To my friends from home for allowing things to be the same when we reunited at home.  For taking the time to Skype and e-mail.  For understanding that while I have changed, I am still the Sarah they knew and loved before I left, and for realising that moving to London didn’t mean that I had moved on from them.

I am grateful for the friends I have made here in London.  For knowing 100 percent what this experience feels like and for sharing those feelings with me and allowing me to do the same with you.  For surpassing my expectations of what it means to be a friend and becoming a family.

Uncertainty: This time last year I knew that I was headed towards something new and I knew what that something was.  However, although I know I’m headed for something new, I do not yet know what that something is and it’s a bit unnerving, I’ll admit.  But, I’ll figure it out, because in life, there is no certainty, there is only adventure.

Excitement:  Despite the uncertainty, it leads me to excitement.  It is thrilling that I live a life that allows me to constantly be on the edge of my seat.  One that gives me the opportunity to do whatever I please, when I please.  I’ve left my life open so that I can really figure out what it is I want and then go for it, with nothing holding me back.  And what a wonderful gift to have given myself.

Pride: I feel proud of this country that I am completely comfortable calling my second home.  I’m proud to have been a part of Wimbledon, the oldest and most beloved tennis event in sporting history.  I’m proud to have been a part of “the greatest show on Earth”- the Olympics.  I’m proud that all eyes were on this beautiful nation for two weeks and I’m proud of the support that’s been shown for this country.  Although the eleventh hour of gold-medal performances was the truest test of where my loyalties lie (can’t fully turn my back on America), I still feel a connection to the Union Jack when it’s raised for a member of Team GB.  I can’t help but wipe a tear from my eye (strictly figuratively for me, of course) when we sing about our nation, but also when we sing about God saving the Queen.  I’m proud that I can navigate these city streets like the back of my hand and that this city is inherently branded into me forever.  (This time, it’s literal.)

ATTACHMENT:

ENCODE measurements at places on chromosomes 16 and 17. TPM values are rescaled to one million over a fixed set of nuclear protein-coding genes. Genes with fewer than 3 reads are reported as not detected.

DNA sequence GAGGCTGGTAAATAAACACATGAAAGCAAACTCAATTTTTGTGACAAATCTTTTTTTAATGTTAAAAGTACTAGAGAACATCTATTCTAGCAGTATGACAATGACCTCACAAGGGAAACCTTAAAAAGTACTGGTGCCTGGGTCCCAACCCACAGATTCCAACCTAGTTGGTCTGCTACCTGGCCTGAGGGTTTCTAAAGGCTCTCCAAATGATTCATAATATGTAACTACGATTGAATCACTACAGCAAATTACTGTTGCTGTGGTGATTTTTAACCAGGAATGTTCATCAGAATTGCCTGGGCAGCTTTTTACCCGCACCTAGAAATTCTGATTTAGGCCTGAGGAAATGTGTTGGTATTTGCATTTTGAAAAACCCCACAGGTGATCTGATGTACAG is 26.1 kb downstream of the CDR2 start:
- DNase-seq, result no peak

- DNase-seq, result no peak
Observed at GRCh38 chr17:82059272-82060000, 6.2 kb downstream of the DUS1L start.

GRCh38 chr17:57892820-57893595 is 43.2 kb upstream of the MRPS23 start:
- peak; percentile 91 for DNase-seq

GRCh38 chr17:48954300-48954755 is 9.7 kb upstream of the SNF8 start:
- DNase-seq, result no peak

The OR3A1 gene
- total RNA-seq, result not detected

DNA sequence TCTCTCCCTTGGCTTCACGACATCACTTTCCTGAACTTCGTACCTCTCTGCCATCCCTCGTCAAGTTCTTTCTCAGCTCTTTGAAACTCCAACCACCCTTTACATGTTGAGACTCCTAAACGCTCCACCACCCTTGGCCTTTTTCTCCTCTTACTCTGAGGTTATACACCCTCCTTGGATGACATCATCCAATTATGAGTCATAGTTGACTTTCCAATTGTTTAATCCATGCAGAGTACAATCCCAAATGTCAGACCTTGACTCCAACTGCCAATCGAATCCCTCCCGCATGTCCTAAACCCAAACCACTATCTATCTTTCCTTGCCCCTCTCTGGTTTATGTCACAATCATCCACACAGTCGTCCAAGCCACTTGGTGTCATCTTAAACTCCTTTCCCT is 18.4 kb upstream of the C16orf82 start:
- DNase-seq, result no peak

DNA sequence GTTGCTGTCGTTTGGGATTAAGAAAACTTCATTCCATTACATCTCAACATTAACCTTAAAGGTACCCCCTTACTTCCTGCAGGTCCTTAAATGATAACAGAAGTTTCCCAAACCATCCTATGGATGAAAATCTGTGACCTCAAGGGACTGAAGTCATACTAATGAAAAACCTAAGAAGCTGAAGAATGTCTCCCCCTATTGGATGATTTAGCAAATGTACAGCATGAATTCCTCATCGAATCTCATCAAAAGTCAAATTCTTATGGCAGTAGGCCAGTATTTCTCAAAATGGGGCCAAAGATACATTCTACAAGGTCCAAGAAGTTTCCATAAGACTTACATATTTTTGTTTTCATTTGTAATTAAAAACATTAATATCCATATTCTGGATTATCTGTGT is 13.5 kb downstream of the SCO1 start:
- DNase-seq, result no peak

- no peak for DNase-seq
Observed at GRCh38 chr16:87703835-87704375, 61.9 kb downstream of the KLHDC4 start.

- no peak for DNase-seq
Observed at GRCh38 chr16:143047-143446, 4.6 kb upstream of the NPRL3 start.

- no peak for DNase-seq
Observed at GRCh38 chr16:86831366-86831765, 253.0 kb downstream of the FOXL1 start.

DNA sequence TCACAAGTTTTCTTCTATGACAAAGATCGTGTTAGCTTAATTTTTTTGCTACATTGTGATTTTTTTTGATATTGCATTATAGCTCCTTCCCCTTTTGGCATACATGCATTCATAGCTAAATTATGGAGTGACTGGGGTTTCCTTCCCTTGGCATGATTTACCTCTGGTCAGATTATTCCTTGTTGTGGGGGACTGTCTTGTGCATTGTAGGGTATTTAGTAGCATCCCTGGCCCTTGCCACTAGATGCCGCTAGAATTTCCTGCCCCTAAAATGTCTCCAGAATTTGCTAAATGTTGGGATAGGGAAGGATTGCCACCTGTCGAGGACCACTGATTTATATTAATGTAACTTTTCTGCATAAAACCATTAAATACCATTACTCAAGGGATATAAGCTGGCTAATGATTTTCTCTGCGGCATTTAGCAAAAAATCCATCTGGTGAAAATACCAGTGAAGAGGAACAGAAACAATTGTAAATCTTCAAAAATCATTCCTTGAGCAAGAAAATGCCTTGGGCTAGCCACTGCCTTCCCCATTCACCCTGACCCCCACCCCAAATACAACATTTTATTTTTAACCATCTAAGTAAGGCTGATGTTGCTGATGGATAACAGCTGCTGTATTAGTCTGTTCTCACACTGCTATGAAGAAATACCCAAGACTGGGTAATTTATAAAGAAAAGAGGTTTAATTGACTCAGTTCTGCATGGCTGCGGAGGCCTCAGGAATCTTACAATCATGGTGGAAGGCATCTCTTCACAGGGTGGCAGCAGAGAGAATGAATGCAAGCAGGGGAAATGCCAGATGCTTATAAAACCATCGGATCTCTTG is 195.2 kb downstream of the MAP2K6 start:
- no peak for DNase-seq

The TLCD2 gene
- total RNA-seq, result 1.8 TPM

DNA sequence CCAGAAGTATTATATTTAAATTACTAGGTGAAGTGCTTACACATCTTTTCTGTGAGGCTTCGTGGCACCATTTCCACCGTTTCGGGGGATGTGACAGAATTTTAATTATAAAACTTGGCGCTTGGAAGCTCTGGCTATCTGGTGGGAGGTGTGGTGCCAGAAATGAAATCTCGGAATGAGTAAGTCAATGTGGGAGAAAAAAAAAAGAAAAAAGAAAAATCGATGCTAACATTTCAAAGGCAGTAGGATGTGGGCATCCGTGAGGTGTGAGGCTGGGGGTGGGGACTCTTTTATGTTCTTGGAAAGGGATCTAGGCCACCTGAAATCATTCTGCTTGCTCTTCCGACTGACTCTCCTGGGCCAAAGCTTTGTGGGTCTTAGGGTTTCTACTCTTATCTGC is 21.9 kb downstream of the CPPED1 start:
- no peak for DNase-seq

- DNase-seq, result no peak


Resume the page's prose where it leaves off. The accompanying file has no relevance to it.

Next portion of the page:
I am leaving here with a Masters degree in Public Relations, but if you examine the big picture, that is the most unimportant thing I will depart with. I did not come here for that degree, but because that was my ticket in.  Instead, I depart with experiences that leave me humbled by opportunity. I met George Clooney- a man I have admired for some time. I have seen, with my own eyes, the British royal family- a group with whom I have an unerring fascination and love.   (And fear not- just because I’m not leaving as a Duchess does not mean I have given up the hope of scoring my wonderfully adorable, sometimes naked, wild-child Party Prince. So, until I do, I will be anxiously awaiting his safe return home from Afghanistan.)  I’ve attended film premieres and travelled the globe on my own dollar. I’ve worked with a very important designer in a high-end fashion house. I’ve worked Wimbledon and the Olympics, rubbing elbows with some of the greatest athletes of this generation. I’ve created a life for myself. I’ve met friends from all over the world. These are the things I consider important- much more important than a piece of paper that says I’m qualified to work as a professional. Because when the job is over, these are the things and the people that will remain. These are the memories that cannot end.

I do not know what would have happened and where I would be at this point in my life if I had not taken a trip to Europe for the first time in 2010. Or if that trip hadn’t been to London. The beauty of it all though, is that I will never have to know. What I do know is that I am returning to you a new person. It may not be evident to you, but it is evident to me- I FEEL different, but in a good way and I think if you take the time to really look for it, you’ll see it as well.

I hope that you have enjoyed living vicariously through me. At the beginning of this journey I said my goal was to bring London home to you and I hope you feel that I have done that. I thank you for the support and the love. Your interest has touched me. The fact that you made this journey not only about me, but about you. I don’t know that anything else in life will compare to this year, but I will make it my goal to be sure that it does and I hope that you’ll be there for that as well.  So, I leave you with a very humbled thank you. Keep calm and carry on.

“You never really leave a place you love.  Part of it you take with you, while leaving a part of yourself behind.”